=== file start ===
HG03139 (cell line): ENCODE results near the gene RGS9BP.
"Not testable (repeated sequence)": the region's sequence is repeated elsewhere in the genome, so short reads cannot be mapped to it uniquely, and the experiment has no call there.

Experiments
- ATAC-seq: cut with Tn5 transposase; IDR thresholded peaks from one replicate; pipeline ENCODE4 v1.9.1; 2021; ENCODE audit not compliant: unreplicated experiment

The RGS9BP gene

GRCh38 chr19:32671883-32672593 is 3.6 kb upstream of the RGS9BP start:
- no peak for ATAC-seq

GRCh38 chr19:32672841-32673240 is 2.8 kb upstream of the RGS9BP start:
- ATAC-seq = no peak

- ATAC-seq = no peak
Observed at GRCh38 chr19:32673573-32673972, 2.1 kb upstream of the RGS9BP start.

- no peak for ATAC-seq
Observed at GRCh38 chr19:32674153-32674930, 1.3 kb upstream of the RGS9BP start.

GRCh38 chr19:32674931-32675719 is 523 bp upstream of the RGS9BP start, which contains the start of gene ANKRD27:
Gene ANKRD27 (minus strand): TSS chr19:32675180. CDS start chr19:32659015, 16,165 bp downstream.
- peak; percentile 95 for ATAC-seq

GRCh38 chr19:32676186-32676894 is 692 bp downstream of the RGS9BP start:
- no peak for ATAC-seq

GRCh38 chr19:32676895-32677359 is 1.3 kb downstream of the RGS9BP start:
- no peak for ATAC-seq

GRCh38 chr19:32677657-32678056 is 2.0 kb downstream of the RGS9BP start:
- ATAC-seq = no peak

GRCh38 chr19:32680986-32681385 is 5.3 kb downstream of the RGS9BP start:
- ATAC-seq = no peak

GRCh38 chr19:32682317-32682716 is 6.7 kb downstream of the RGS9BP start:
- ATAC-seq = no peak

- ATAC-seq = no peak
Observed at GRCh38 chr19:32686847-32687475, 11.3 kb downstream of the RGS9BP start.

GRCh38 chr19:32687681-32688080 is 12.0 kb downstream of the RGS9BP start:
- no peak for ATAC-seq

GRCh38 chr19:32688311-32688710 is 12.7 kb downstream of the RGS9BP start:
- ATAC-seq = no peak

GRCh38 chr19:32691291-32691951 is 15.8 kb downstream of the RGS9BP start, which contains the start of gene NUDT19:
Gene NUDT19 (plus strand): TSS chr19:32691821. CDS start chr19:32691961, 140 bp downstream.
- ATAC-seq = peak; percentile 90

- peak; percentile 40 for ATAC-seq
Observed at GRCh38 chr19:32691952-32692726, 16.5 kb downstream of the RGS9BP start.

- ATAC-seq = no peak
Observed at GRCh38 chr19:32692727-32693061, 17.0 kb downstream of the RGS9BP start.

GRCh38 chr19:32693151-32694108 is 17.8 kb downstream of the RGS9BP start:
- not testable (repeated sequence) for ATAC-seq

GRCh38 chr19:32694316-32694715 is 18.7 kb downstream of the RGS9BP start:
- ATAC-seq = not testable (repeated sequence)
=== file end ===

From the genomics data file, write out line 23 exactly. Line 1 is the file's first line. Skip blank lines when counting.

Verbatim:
GRCh38 chr19:32680986-32681385 is 5.3 kb downstream of the RGS9BP start: